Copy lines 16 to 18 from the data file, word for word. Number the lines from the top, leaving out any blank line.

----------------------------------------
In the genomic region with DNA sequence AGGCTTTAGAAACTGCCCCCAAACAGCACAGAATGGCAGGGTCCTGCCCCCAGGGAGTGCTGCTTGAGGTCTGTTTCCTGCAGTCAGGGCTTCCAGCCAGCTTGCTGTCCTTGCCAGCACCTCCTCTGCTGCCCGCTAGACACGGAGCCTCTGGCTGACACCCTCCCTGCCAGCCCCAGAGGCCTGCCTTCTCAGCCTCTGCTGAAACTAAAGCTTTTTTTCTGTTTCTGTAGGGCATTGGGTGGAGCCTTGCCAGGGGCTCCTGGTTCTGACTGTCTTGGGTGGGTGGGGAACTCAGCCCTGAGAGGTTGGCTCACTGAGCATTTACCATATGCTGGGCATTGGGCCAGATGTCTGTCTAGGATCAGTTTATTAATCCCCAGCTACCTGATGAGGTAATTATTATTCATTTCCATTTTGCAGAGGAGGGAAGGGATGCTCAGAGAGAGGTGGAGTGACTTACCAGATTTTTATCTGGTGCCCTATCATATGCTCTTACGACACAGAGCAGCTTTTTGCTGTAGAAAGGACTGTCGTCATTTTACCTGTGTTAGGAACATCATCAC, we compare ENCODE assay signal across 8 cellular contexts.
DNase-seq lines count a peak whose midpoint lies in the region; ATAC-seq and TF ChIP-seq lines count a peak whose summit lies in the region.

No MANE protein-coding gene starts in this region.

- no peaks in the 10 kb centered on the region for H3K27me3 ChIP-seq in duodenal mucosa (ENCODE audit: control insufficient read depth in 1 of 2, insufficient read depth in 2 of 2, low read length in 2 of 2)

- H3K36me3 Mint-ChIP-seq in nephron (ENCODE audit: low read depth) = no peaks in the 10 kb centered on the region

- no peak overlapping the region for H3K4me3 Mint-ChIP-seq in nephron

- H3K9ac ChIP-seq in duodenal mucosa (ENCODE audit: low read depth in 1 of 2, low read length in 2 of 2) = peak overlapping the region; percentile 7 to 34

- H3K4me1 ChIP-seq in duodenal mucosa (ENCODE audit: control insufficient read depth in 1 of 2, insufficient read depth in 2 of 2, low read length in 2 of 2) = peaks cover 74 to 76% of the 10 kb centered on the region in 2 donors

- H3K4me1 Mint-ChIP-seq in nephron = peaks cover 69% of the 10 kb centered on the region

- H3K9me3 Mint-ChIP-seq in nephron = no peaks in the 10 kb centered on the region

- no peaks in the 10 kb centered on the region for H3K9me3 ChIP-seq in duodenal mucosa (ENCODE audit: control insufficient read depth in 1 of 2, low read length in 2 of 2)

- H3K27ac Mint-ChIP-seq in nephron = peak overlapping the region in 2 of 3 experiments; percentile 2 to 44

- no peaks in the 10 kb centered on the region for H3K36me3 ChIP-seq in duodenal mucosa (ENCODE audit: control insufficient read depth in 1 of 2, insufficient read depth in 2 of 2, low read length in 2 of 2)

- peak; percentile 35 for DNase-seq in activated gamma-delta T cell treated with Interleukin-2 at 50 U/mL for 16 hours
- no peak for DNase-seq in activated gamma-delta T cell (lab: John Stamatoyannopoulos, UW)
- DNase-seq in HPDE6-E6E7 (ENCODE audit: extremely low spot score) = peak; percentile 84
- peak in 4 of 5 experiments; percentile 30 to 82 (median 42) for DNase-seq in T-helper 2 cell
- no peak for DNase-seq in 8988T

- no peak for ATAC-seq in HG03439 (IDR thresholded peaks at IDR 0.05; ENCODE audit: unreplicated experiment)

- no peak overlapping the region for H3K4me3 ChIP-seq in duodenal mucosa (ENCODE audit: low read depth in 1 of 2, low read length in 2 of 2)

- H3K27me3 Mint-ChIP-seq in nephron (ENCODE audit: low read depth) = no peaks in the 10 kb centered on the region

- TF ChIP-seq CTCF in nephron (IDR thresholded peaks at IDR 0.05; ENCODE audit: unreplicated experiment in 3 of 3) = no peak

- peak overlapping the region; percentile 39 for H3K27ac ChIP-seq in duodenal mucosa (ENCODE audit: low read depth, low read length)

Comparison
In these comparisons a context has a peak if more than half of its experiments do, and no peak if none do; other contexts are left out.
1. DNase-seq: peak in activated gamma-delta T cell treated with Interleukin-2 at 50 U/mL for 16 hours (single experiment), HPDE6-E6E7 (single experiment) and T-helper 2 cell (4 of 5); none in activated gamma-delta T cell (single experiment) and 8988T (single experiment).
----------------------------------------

- DNase-seq in HPDE6-E6E7 (ENCODE audit: extremely low spot score) = peak; percentile 84
- peak in 4 of 5 experiments; percentile 30 to 82 (median 42) for DNase-seq in T-helper 2 cell
- no peak for DNase-seq in 8988T